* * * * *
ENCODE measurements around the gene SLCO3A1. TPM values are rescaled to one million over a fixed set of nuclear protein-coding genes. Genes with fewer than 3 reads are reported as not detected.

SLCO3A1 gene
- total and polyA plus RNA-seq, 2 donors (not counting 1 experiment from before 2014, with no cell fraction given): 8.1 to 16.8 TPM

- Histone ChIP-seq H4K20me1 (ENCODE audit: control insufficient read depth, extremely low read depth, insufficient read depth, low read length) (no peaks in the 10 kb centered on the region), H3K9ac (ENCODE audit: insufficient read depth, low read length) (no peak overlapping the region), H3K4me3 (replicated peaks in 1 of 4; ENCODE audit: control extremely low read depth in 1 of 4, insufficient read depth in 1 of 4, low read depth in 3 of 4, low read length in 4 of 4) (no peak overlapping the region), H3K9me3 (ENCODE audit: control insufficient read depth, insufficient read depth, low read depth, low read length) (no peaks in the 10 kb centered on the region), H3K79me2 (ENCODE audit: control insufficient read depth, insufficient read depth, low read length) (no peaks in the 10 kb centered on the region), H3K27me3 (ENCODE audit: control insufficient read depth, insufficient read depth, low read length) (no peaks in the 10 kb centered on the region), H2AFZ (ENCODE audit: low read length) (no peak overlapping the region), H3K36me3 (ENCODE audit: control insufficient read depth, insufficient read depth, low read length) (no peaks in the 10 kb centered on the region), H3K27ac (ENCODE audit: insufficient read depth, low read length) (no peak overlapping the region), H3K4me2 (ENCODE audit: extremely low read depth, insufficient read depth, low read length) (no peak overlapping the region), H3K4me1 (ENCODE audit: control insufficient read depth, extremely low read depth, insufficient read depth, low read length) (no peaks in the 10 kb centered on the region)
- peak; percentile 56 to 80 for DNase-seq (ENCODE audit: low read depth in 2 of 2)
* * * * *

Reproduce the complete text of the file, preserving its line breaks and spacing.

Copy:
ENCODE measurements around the gene SLCO3A1. TPM values are rescaled to one million over a fixed set of nuclear protein-coding genes. Genes with fewer than 3 reads are reported as not detected.

SLCO3A1 gene
- total and polyA plus RNA-seq, 2 donors (not counting 1 experiment from before 2014, with no cell fraction given): 8.1 to 16.8 TPM

- Histone ChIP-seq H4K20me1 (ENCODE audit: control insufficient read depth, extremely low read depth, insufficient read depth, low read length) (no peaks in the 10 kb centered on the region), H3K9ac (ENCODE audit: insufficient read depth, low read length) (no peak overlapping the region), H3K4me3 (replicated peaks in 1 of 4; ENCODE audit: control extremely low read depth in 1 of 4, insufficient read depth in 1 of 4, low read depth in 3 of 4, low read length in 4 of 4) (no peak overlapping the region), H3K9me3 (ENCODE audit: control insufficient read depth, insufficient read depth, low read depth, low read length) (no peaks in the 10 kb centered on the region), H3K79me2 (ENCODE audit: control insufficient read depth, insufficient read depth, low read length) (no peaks in the 10 kb centered on the region), H3K27me3 (ENCODE audit: control insufficient read depth, insufficient read depth, low read length) (no peaks in the 10 kb centered on the region), H2AFZ (ENCODE audit: low read length) (no peak overlapping the region), H3K36me3 (ENCODE audit: control insufficient read depth, insufficient read depth, low read length) (no peaks in the 10 kb centered on the region), H3K27ac (ENCODE audit: insufficient read depth, low read length) (no peak overlapping the region), H3K4me2 (ENCODE audit: extremely low read depth, insufficient read depth, low read length) (no peak overlapping the region), H3K4me1 (ENCODE audit: control insufficient read depth, extremely low read depth, insufficient read depth, low read length) (no peaks in the 10 kb centered on the region)
- peak; percentile 56 to 80 for DNase-seq (ENCODE audit: low read depth in 2 of 2)